Module 1: Evolution of the WWW

What do you make of this image of the “Perfect Online Teacher”?


There are a number of thoughts that come to mind as I evaluate this image through the lense of the readings and videos, as well as my own personal experience.

Many of the gadgets excite me as a teacher- I love the creative possibility of teaching in the 21st century.  I love watching kids take off on an online project, carrying it forward in ways I wouldn’t anticipate.  There are limitless ways of students demonstrating their learning, and this not only provides deep and meaningful learning experiences, it is also motivating and just plain old FUN!  Sir Ken Robinson artfully discusses the sad trend of conformity in our approach to education- similar to a fast food production line.  I have observed online education to breathe life, energy and creativity into the learning environment…and that excites me!  This week, my students were working with the webtool, Tagxedo, a recent favorite of mine.  As they designed their word creations as their “Mother’s Day” gift, I loved seeing their excitement as the words came to life.  Online learning is thick with potential!

One of our greatest challenges is building a new paradigm and enabling our students to navigate successfully in our fast-changing world.  While the world wide web has much to offer, the need to develop critical thinkers has never been greater.  More than ever, our students need to be developing the ability to evaluate and breakdown what they are reading.  In an age of information overload- moving from the 1.0 to the 2.0 to the 3.0 world, our challenge as teachers is to equip our students with these critical thinking skills.  I appreciate the “Return Home” label on Inspector Gadget’s shoes.  As mentioned in “Teaching and Spinning a Web of Meaning”, we must retain what is most important and foundational to teaching.  We return home to what we know about learning styles, intelligences, and having the foundations of literacy and numeracy skills.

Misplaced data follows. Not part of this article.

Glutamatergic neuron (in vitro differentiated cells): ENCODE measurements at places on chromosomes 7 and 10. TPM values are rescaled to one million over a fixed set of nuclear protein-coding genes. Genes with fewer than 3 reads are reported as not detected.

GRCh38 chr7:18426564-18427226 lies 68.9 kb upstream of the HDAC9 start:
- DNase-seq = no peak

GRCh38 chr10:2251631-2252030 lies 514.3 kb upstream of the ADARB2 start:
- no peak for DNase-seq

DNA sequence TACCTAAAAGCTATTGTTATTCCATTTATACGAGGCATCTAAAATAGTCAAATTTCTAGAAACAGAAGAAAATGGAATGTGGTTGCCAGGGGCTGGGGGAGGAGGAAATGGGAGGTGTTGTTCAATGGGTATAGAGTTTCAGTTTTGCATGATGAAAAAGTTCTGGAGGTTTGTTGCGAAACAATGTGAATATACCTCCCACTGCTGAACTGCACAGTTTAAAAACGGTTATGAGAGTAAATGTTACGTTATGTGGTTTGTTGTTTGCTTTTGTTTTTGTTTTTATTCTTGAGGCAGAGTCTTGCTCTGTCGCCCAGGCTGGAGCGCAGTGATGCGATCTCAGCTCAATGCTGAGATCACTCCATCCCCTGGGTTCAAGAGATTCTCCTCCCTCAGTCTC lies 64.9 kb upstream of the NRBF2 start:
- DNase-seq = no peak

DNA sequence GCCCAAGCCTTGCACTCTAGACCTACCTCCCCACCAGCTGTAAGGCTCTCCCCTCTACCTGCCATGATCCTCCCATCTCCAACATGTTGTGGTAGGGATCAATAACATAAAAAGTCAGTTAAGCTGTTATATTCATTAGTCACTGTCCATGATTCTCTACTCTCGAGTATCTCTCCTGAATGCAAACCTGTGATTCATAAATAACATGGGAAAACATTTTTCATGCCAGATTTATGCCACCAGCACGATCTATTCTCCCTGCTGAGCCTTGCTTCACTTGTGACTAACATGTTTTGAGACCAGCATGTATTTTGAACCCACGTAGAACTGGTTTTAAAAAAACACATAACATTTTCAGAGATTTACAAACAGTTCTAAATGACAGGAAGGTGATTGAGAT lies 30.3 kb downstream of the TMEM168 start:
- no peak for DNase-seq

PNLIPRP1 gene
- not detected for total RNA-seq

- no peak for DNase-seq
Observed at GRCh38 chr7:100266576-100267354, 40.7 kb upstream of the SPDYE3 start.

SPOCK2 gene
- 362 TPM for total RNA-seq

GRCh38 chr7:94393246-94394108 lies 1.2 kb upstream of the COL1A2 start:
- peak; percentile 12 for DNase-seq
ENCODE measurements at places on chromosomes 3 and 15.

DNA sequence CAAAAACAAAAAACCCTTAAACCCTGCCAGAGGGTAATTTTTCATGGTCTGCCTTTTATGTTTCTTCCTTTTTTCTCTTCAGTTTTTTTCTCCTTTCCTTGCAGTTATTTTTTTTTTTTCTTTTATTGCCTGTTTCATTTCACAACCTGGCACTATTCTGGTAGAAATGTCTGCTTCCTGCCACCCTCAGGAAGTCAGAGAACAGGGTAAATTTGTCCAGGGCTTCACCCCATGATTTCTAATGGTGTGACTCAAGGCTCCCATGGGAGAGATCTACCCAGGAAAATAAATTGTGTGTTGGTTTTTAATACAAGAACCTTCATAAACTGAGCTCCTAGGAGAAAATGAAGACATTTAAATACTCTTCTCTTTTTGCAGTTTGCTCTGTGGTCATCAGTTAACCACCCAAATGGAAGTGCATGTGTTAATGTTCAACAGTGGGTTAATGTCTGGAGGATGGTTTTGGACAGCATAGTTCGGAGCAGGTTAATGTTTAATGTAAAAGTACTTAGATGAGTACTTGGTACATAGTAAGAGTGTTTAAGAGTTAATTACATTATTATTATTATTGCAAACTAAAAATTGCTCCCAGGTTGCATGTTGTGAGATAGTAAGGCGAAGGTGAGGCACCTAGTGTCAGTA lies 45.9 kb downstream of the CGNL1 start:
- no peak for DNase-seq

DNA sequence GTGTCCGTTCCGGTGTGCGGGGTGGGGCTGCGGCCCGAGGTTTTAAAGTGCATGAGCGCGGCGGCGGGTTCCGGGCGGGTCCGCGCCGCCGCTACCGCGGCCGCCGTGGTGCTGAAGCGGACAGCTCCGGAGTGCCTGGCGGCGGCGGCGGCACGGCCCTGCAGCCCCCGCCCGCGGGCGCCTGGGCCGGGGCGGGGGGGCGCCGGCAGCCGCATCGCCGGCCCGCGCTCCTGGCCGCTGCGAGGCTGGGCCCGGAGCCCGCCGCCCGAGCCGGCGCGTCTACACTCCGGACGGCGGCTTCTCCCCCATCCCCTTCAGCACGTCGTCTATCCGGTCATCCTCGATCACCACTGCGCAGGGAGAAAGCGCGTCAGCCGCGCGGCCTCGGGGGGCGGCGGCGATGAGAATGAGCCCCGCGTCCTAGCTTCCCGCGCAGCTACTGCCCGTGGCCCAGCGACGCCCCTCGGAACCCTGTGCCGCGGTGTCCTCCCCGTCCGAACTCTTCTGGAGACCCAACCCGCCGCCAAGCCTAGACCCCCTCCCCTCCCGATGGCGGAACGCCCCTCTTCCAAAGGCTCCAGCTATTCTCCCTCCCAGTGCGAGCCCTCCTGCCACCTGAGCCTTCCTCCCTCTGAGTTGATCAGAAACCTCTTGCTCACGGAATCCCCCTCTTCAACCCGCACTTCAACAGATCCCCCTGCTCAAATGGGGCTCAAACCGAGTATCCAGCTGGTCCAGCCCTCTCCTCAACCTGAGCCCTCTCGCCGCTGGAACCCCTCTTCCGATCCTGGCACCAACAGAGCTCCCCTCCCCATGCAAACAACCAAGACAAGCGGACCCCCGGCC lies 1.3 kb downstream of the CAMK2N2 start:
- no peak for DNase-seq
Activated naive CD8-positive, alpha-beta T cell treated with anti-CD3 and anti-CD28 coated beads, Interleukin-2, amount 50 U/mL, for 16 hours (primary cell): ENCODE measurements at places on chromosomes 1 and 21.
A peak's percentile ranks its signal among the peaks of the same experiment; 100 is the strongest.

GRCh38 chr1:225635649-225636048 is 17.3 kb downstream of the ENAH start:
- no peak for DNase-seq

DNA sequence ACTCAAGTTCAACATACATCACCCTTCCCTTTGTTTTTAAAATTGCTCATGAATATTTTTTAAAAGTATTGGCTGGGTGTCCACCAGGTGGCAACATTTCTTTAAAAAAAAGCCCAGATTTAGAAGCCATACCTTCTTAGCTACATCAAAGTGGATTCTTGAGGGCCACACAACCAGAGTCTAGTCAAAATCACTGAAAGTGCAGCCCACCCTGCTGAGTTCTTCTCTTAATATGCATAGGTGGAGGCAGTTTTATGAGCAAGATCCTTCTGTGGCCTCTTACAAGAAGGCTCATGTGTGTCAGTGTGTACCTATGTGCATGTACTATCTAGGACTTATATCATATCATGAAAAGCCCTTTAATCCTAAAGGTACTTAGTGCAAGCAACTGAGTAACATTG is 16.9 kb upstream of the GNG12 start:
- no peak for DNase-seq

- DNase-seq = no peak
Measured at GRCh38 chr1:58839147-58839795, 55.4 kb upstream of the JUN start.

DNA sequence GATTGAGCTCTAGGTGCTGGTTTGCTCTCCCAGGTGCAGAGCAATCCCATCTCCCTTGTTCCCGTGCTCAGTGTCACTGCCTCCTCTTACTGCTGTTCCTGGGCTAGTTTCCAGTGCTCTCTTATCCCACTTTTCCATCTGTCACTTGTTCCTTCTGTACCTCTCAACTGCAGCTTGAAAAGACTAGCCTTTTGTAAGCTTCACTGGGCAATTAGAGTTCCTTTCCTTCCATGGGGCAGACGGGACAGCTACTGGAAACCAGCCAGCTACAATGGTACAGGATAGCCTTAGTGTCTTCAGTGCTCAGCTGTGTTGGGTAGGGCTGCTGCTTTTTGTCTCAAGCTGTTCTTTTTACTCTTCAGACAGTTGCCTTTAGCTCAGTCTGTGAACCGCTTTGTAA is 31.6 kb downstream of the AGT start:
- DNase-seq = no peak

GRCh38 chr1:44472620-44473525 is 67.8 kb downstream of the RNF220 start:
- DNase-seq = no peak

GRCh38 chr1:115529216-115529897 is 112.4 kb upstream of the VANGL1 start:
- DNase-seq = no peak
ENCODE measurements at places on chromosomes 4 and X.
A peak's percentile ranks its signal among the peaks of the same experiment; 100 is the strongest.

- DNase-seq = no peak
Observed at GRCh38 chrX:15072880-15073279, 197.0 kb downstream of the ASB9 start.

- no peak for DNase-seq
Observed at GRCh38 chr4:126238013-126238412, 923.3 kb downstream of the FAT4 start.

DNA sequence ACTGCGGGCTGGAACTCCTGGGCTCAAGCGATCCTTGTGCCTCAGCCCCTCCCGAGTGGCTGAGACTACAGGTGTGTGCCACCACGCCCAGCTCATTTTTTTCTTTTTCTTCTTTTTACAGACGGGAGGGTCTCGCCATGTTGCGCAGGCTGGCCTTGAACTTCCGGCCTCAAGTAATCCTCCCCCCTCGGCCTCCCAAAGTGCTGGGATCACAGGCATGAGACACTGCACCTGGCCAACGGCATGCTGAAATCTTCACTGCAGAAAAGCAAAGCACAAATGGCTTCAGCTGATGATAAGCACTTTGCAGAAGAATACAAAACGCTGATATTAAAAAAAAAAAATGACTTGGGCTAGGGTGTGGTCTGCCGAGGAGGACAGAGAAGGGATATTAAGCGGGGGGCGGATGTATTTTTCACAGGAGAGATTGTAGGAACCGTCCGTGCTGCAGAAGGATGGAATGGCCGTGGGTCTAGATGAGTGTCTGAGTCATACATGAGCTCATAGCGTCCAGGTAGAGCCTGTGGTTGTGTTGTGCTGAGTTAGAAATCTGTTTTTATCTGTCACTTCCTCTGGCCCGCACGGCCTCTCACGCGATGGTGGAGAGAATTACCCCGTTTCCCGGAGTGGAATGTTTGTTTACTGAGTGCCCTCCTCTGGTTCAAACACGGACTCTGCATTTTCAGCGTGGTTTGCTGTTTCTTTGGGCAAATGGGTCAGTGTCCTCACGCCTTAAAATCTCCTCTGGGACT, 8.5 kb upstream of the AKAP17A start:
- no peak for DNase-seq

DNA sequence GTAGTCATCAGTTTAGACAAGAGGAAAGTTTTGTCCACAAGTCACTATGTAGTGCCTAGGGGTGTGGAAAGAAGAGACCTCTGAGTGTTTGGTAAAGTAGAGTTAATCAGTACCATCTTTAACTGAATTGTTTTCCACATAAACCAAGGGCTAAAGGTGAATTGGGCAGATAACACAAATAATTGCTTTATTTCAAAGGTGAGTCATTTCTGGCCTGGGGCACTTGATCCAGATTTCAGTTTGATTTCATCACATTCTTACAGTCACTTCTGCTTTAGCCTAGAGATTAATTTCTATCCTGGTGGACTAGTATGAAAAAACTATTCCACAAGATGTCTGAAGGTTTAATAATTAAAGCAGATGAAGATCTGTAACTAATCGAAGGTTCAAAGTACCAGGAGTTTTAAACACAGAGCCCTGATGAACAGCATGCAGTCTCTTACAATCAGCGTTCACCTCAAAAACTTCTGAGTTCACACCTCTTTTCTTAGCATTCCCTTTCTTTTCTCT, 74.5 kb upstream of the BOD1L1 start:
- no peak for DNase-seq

Another challenge that comes to mind within this new climate is learning to adapt our instruction to the 21st century learner.  As the Oblinger article pointed out, our kids are conditioned for immediacy.  They have zero tolerance for delays, and they are geared for multi-tasking. I see this as a challenge for educators, as we attempt to find a balance between adapting to meet their learning needs, but also teaching students discipline, patience and good listening skills.

As the Inspector Gadget image reveals, it is both an exciting, and challenging age to be a teacher!

 

Part Two: A Response to Bloom’s Digital Taxonomy (Churches)

I find Churches revised model both practical and effective.  I have previously found this model to be useful as a resource when considering various webtools in my teaching practice.  At its most basic level, it is a solid bank of ideas for a teacher to use throughout the planning process and encourages improved intentionality in teaching for higher-order thinking skills.  As mentioned in “Teaching and Spinning a Web of Meaning”, one of the most significant shifts in the 21st century is moving from a focus on understanding content to remaking and creating content.  Also, in his TED Talk “Do Schools Kill Creativity?”, Sir Ken Robinson stressed that creativity is highly undervalued in our current education system, stating that it should be viewed with equal importance as literacy. I see this reflected well in Churches model and find that his digital taxonomy speaks well to the needs of 21st century teachers.

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